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Saturday - November 28, 2015

From: Bristol, TN
Region: Southeast
Topic: Propagation, Herbs/Forbs
Title: Choosing the right Coreopsis species for Tennessee
Answered by: Guy Thompson

QUESTION:

I live in Bristol Tennessee and have replaced most of my lawn with native plants. I have been trying to learn more about the Coreopsis genus. In TN, we have C. auriculata, grandiflora, lanceolata, major, pubescens, and tripteris (+ more that are not available at nurseries). When researching C. grandiflora & pubescens, I keep coming across references that say they are short-lived and should be allowed to re-seed to maintain their presence. But they are also described as freely self-seeding, sometimes to the point of being weedy. So far, I have only planted C. lanceolata, and I have been disappointed that although it comes up, it is pretty much gone after a few years. Is this is a general trait of coreopsis? Should I buy ones even if they are labeled as aggressive re-seeders? Is there a difference in how aggressive these different species are, such that I should be careful which ones I plant? I get a little scared when I see the words "may become weedy." But on the other hand, my experience with C. lanceolata indicates that I am better off going with the ones labeled "weedy."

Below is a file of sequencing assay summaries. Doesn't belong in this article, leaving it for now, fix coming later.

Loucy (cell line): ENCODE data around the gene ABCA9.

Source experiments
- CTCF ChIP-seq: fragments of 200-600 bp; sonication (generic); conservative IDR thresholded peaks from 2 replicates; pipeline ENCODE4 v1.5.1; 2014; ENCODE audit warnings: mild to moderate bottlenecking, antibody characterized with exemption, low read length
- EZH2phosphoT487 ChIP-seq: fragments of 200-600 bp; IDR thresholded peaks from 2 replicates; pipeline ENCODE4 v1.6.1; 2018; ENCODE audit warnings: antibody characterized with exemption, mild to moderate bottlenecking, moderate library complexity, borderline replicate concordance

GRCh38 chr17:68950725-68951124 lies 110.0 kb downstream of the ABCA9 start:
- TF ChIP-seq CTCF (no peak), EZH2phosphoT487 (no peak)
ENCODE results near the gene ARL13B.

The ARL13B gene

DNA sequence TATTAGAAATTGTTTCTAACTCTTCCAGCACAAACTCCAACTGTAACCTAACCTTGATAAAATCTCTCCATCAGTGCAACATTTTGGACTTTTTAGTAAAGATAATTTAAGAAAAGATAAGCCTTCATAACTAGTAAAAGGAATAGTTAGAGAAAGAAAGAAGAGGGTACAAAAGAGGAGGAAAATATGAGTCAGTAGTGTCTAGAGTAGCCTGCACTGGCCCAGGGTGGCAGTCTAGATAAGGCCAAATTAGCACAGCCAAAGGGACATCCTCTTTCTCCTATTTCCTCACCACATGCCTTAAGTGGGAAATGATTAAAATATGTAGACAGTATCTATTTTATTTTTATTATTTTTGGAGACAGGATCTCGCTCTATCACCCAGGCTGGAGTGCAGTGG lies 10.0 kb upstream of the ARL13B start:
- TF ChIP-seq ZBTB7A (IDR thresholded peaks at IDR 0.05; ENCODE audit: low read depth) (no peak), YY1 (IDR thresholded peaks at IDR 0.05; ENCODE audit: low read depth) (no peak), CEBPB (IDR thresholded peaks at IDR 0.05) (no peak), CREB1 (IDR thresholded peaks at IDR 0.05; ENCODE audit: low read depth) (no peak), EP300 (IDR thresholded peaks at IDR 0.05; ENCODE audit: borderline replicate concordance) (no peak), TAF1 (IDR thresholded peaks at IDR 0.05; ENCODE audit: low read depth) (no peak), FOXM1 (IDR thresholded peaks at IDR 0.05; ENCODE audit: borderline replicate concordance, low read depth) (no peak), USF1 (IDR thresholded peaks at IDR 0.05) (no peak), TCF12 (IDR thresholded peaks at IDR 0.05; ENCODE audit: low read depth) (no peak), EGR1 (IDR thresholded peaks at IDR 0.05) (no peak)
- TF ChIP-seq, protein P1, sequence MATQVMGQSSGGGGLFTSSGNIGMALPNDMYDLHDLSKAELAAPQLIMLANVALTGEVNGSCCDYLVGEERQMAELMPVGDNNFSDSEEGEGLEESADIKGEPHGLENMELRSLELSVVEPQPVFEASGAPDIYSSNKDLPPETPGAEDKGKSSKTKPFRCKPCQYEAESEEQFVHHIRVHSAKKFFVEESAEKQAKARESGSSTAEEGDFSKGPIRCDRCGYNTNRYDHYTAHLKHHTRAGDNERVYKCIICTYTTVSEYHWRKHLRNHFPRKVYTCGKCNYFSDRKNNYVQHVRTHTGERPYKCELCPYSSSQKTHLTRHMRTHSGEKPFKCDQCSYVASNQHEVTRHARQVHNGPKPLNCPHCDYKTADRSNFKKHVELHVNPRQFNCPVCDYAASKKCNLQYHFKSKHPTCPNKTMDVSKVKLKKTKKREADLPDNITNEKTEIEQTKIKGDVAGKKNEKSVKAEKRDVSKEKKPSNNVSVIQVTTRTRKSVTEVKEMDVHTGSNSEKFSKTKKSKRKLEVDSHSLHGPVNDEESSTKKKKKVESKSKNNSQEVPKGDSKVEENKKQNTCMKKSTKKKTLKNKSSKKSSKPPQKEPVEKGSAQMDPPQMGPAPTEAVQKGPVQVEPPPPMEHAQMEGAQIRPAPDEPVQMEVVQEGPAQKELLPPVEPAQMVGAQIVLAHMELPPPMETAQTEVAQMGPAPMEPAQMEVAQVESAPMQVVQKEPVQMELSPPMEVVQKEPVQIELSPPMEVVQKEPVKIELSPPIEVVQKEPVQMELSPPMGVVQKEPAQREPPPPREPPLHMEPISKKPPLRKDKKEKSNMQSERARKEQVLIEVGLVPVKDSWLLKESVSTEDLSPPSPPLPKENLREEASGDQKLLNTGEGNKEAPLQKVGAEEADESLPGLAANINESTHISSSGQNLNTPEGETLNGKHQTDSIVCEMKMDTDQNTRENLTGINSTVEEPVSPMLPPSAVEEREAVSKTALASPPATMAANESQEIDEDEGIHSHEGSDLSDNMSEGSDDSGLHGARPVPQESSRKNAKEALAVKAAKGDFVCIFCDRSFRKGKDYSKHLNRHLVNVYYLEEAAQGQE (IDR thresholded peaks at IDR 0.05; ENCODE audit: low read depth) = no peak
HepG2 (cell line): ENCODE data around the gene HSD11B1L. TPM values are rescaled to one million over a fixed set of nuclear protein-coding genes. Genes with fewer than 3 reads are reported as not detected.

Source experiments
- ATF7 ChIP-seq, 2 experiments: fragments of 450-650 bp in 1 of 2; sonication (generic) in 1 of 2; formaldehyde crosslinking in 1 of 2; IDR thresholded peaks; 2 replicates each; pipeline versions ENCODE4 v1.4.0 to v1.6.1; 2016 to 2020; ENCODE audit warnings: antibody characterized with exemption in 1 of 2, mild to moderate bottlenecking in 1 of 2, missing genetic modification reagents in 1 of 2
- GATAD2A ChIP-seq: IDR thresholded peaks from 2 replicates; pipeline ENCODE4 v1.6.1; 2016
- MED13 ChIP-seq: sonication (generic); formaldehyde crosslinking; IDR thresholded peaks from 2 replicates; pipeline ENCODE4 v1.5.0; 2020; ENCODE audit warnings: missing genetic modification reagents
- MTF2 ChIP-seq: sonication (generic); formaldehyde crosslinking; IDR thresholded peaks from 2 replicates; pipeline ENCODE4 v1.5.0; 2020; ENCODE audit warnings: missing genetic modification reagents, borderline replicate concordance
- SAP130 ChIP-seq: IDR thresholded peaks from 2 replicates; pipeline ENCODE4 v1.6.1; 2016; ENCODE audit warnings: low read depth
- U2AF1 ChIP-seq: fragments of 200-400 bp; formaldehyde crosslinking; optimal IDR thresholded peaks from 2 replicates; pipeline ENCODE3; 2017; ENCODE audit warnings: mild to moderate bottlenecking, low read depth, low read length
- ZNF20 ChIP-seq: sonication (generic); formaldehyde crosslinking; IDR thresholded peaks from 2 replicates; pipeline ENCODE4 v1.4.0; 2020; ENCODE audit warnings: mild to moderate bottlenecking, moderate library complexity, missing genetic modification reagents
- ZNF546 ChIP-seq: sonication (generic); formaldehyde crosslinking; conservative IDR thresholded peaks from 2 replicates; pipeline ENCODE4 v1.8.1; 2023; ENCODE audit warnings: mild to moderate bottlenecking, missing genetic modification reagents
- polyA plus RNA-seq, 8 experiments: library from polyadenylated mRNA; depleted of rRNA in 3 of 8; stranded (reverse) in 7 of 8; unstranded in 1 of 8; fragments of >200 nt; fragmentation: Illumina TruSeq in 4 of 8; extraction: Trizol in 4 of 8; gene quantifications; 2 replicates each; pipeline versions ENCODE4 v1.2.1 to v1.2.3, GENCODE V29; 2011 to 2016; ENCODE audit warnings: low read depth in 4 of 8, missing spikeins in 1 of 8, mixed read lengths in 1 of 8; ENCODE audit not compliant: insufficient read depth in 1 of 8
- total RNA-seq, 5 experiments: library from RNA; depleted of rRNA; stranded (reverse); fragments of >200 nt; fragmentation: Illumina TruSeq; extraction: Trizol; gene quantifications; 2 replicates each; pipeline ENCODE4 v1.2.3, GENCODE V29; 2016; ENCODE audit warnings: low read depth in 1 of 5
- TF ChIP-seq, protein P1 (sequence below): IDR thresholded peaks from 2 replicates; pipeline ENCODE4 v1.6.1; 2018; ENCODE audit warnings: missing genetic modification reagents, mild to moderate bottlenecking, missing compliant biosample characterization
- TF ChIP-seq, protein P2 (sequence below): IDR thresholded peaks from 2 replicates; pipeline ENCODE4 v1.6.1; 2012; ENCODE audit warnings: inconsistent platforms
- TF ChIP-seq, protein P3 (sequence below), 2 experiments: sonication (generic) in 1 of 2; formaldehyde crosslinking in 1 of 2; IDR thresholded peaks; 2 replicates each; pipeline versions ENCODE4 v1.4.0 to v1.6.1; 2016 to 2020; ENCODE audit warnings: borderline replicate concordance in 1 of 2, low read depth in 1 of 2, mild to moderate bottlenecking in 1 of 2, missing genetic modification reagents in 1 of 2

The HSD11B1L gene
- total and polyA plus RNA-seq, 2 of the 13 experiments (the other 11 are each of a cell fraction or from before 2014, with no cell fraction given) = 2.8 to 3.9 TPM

ANSWER:

A good reference on Coreopsis species is found on Wikipedia.  It includes some descriptions of some Coreopsis species being invasive.  For example, Coreopsis lanceolata (Lanceleaf coreopsis) is highly invasive in Japan. It is not unusual for plants introduced into a location where they are not native to overwhelm the native flora.  This happens for poorly understood reasons, such as the absence of an insect that controls the plant in its native environment.

I do not think you will have a problem of weediness if you choose Coreopsis spcies that are native to your area.  You can find this information on our Native Plant Database.  You will also find propagation tips for the individual species.  Some, e.g., Coreopsis lancelolata, are perennials which are easilly propagated by dividing clumps.  Others, like Coreopsis tinctoria (Plains coreopsis), are annuals growing from scattered seeds.  My advice would be to try several Coreopsis species that you like and see which ones flourish.

 

From the Image Gallery


Lanceleaf coreopsis
Coreopsis lanceolata

Plains coreopsis
Coreopsis tinctoria

Lobed tickseed
Coreopsis auriculata

Largeflower tickseed
Coreopsis grandiflora

Greater tickseed
Coreopsis major

Star tickseed
Coreopsis pubescens

Tall tickseed
Coreopsis tripteris

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